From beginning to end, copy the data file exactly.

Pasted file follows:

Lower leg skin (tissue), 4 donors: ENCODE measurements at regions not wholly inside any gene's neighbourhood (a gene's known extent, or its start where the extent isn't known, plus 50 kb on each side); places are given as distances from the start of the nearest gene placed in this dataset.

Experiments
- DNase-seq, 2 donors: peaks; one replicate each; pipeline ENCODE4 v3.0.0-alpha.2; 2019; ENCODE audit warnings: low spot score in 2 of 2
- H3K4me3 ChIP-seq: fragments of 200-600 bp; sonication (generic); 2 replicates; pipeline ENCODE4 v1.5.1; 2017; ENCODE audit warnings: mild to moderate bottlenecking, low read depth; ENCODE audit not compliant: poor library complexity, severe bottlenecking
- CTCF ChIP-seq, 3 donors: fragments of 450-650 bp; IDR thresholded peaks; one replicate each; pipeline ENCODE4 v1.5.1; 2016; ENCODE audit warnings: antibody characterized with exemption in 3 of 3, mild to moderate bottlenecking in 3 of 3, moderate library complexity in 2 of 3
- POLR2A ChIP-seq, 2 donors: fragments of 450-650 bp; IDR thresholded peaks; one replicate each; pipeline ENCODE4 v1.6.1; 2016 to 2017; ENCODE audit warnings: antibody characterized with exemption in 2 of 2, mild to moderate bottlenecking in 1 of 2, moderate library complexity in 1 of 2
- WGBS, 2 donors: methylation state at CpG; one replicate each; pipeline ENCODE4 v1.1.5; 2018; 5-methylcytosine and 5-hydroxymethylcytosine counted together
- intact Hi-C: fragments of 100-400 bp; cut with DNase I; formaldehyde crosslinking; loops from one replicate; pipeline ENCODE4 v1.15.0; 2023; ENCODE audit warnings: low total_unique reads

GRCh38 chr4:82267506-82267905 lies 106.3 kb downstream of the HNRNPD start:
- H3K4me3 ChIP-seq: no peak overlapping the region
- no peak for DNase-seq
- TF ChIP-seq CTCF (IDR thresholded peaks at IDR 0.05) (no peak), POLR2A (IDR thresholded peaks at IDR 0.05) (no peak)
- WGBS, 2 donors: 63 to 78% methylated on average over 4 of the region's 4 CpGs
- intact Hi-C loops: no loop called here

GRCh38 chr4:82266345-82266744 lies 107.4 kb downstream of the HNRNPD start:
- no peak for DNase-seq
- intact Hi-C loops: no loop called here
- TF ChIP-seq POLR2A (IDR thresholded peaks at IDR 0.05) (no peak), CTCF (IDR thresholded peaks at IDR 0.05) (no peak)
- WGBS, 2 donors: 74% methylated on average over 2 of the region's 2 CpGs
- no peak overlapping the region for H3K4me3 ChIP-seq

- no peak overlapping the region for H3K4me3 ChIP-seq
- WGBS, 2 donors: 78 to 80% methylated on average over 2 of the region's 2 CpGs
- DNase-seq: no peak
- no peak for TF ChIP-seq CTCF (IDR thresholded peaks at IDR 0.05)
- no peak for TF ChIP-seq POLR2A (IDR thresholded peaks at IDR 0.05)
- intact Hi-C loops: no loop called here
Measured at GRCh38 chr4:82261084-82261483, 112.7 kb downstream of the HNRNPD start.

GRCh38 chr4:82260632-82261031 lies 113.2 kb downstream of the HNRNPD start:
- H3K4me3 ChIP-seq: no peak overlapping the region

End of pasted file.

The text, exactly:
Lower leg skin (tissue), 4 donors: ENCODE measurements at regions not wholly inside any gene's neighbourhood (a gene's known extent, or its start where the extent isn't known, plus 50 kb on each side); places are given as distances from the start of the nearest gene placed in this dataset.

Experiments
- DNase-seq, 2 donors: peaks; one replicate each; pipeline ENCODE4 v3.0.0-alpha.2; 2019; ENCODE audit warnings: low spot score in 2 of 2
- H3K4me3 ChIP-seq: fragments of 200-600 bp; sonication (generic); 2 replicates; pipeline ENCODE4 v1.5.1; 2017; ENCODE audit warnings: mild to moderate bottlenecking, low read depth; ENCODE audit not compliant: poor library complexity, severe bottlenecking
- CTCF ChIP-seq, 3 donors: fragments of 450-650 bp; IDR thresholded peaks; one replicate each; pipeline ENCODE4 v1.5.1; 2016; ENCODE audit warnings: antibody characterized with exemption in 3 of 3, mild to moderate bottlenecking in 3 of 3, moderate library complexity in 2 of 3
- POLR2A ChIP-seq, 2 donors: fragments of 450-650 bp; IDR thresholded peaks; one replicate each; pipeline ENCODE4 v1.6.1; 2016 to 2017; ENCODE audit warnings: antibody characterized with exemption in 2 of 2, mild to moderate bottlenecking in 1 of 2, moderate library complexity in 1 of 2
- WGBS, 2 donors: methylation state at CpG; one replicate each; pipeline ENCODE4 v1.1.5; 2018; 5-methylcytosine and 5-hydroxymethylcytosine counted together
- intact Hi-C: fragments of 100-400 bp; cut with DNase I; formaldehyde crosslinking; loops from one replicate; pipeline ENCODE4 v1.15.0; 2023; ENCODE audit warnings: low total_unique reads

GRCh38 chr4:82267506-82267905 lies 106.3 kb downstream of the HNRNPD start:
- H3K4me3 ChIP-seq: no peak overlapping the region
- no peak for DNase-seq
- TF ChIP-seq CTCF (IDR thresholded peaks at IDR 0.05) (no peak), POLR2A (IDR thresholded peaks at IDR 0.05) (no peak)
- WGBS, 2 donors: 63 to 78% methylated on average over 4 of the region's 4 CpGs
- intact Hi-C loops: no loop called here

GRCh38 chr4:82266345-82266744 lies 107.4 kb downstream of the HNRNPD start:
- no peak for DNase-seq
- intact Hi-C loops: no loop called here
- TF ChIP-seq POLR2A (IDR thresholded peaks at IDR 0.05) (no peak), CTCF (IDR thresholded peaks at IDR 0.05) (no peak)
- WGBS, 2 donors: 74% methylated on average over 2 of the region's 2 CpGs
- no peak overlapping the region for H3K4me3 ChIP-seq

- no peak overlapping the region for H3K4me3 ChIP-seq
- WGBS, 2 donors: 78 to 80% methylated on average over 2 of the region's 2 CpGs
- DNase-seq: no peak
- no peak for TF ChIP-seq CTCF (IDR thresholded peaks at IDR 0.05)
- no peak for TF ChIP-seq POLR2A (IDR thresholded peaks at IDR 0.05)
- intact Hi-C loops: no loop called here
Measured at GRCh38 chr4:82261084-82261483, 112.7 kb downstream of the HNRNPD start.

GRCh38 chr4:82260632-82261031 lies 113.2 kb downstream of the HNRNPD start:
- H3K4me3 ChIP-seq: no peak overlapping the region